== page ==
I was the first to arrive at Tansill Theater. This black box performing space on Conn’s campus is also home to many of the classes available in the theater department. On Mondays and Wednesdays from 1:15 to 3:15 p.m. it is home to me and the other 10 members of my Acting II class. Our first project this semester was a monologue from Jose Rivera’s “Sonnets from an Old Century.” We have been working on them for about a month now and the final showing was approaching.
It was an exceptionally busy day Wednesday: I had two classes, rehearsal for improv and a film screening. On top of all of that, I had a looming 5-6 page sociology essay that was due promptly at 1:15 p.m. Thursday afternoon. Luckily, I found time in a break in my schedule around noon to craft the bare bones of my introduction. Unfortunately, I was not able to continue my paper until 9:10 p.m. when I returned to the library after my film screening. This is when the bulk of my work began and I started to understand that the only way this paper would get done was with caffeine, motivation and a little help from my friends.
Never in a million years did I think I’d be taking another art class—especially not in college. I took my first one in third grade, and I remember two things about it: struggling with every assignment and learning that I never shook the inability to color (or paint, for that matter) inside any kind of line. After that experience, I pledged to my 8-year-old self that I would avoid every art class for as long as possible.
Because I am not the biggest fan of spending my winter break at the beach, I have always, for the most part, opted for a ski vacation. Recently, the weather in New York City, my hometown, has been bone chilling and I wondered before my flight to Salt Lake City, Utah, took off if I wasn’t better off visiting a beach.
Not many students at Conn are taught by the women’s rowing coach, but I was. Midway through last semester I started a class called Sports Leadership taught by coach Eva Kovach. This class was part of Conn’s Career Informed Learning courses, which bring alumni or community members to class to discuss how the concepts we learn about play out in the world. The dean of sophomores, Carmela Patton, recommended that I take the class because of my interest in sports. In high school, I competed year-round and ended my high school career as the captain of my cross country team and track and field team. I have always enjoyed spearheading groups that I have been a part of. That added with my ability to be loud and make friends has so far served as a good formula for molding me into a leader. During my first year of high school, I always respected my captains but I also thought that the biggest part of the job was simply being nice to everyone. After leading the teams myself and dealing with issues within my teams I understand that ‘leading’ is multifaceted. Being a part of this class gave me the opportunity to look retrospectively at my past roles as a leader and learn what I did well, but also learn what I can improve upon.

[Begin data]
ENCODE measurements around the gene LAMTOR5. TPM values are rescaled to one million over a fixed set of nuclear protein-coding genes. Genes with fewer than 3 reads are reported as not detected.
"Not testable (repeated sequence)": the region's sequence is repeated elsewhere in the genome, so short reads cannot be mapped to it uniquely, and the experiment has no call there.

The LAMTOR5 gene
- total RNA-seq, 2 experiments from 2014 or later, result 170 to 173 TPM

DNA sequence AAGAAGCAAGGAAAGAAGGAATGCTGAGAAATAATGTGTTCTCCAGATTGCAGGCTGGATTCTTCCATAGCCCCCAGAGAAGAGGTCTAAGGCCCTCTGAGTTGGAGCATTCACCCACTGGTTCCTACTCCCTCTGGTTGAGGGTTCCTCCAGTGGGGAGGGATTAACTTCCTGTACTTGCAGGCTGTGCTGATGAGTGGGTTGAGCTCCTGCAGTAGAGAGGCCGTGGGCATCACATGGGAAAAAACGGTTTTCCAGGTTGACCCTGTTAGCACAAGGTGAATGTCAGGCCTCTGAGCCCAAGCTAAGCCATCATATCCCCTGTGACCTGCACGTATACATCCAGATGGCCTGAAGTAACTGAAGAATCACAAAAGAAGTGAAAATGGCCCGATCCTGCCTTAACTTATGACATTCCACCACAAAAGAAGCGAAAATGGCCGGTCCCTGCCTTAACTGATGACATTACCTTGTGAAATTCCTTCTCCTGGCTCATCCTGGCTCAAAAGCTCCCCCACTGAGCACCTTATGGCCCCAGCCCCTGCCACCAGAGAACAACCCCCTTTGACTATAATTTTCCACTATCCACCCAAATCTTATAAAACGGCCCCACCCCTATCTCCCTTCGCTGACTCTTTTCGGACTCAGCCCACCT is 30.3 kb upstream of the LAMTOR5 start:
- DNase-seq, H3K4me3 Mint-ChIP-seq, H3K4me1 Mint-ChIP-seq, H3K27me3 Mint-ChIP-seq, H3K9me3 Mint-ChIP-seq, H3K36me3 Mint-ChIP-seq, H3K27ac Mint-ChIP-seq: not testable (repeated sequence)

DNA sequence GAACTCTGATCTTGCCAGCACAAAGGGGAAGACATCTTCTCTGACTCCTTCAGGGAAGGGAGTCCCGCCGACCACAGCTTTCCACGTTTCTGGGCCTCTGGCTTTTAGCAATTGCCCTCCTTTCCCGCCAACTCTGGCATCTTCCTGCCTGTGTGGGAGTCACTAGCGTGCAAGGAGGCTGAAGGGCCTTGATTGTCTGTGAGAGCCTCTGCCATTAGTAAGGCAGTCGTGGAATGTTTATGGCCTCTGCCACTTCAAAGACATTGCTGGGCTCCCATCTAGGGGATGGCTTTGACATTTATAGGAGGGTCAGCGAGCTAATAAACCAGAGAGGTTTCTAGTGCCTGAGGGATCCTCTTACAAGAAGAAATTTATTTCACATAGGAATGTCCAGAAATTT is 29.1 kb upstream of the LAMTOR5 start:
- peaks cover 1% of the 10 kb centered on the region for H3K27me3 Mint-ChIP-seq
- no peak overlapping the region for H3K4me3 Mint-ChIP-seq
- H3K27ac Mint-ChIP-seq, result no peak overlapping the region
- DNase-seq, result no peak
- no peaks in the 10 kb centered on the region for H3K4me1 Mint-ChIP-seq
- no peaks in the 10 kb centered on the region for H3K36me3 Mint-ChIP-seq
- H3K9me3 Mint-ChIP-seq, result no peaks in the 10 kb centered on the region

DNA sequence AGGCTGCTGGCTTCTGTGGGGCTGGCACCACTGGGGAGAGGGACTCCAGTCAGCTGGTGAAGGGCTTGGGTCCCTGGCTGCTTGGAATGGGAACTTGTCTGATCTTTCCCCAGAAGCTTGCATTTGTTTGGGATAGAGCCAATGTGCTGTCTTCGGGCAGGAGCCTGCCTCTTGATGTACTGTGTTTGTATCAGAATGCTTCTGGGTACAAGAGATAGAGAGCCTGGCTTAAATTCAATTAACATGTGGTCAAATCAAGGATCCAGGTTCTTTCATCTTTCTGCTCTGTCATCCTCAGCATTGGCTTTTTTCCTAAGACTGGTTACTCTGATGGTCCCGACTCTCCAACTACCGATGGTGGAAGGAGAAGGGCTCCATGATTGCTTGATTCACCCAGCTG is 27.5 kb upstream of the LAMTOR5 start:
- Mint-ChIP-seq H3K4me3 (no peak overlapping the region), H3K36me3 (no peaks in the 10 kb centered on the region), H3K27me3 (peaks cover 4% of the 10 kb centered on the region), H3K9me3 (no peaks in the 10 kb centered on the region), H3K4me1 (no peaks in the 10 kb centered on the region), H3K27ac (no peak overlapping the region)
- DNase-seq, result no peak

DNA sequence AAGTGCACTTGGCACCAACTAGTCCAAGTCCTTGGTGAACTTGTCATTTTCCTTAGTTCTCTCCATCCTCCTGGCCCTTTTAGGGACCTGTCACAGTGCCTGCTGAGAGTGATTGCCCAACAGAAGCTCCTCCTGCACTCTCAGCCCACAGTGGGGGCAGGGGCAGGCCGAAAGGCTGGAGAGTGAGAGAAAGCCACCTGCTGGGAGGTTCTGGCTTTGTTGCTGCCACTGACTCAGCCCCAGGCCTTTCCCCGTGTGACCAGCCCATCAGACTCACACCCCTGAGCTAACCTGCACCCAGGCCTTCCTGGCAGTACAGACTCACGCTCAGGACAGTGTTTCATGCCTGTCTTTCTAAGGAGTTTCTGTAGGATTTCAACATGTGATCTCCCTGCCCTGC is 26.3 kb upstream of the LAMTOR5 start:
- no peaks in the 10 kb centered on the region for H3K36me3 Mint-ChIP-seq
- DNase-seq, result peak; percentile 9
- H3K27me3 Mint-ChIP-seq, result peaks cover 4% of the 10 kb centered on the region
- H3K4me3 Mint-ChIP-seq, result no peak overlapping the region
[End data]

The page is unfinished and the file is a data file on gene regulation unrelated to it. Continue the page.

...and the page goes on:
When I discuss writing essays with my friends in other majors, one of the things we talk about is the style and conventions expected from our professors and department. This can be something as basic as what sort of citation style we use, such as Turabian (my personal favorite), MLA, APA or ASA to specific grammatical and structural issues we encounter when writing our papers. For example, in music, there is a difference between a piece that is “for oboe and clarinet” and “for clarinet and oboe”; the first instrument plays higher than the second. One of the subjects I really enjoy writing for is my major: philosophy. Part of what I enjoy about writing papers for philosophy is that I’m allowed to write in the first person, which is unusual in academic writing.
I’ve written before about my plans to study away from Conn. Next semester I will be studying at the IES Abroad Vienna Music Program in Austria, but right now, as I enter into the final days of the fall semester, I’m focused on completing my obligations at Conn and making plans for the future. One major part of my pre-study away planning process has been the Office of Career and Professional Development’s Junior Year Action Plan. The plan helps me prepare for the College’s funded internship program next summer.
I’ve got a secret that I recently decided to come forward and divulge. I do not have a valid driver's license nor a permit. The closest thing to a car that I’ve ever driven was a go-kart! Recently, I picked up the “New York State Driver's Manual” at my home library in New York City and read it cover to cover, but doing that did not give me the confidence to take the wheel. As a 21-year-old college student, not knowing how to drive is not much of a nuisance as many expect it to be.
I’ve always loved acting. In fact, I’ve been strolling across the stage since third grade. However, acting is the only branch of theater I delved into, or at least it was until this semester. As a theater major, one of the requirements is to fulfill four credit hours of practicum courses across three mainstage productions, which means you have to be a crew member or technician for three shows. I’ve always wanted to work in the behind-the-scenes world of a production, mainly because I’m a strong believer that you’re never too experienced to learn. So, I figured I should start as soon as possible. I was offered not only the chance to be sound board operator, but to also serve as sound designer for the theater department’s first mainstage production of the academic year, “Uncommon Women and Others” by Wendy Wasserstein, a play set in the wake of second-wave feminism. To be honest, I was initially quite hesitant due to my lack of knowledge around my exact responsibility, but I accepted the role anyway.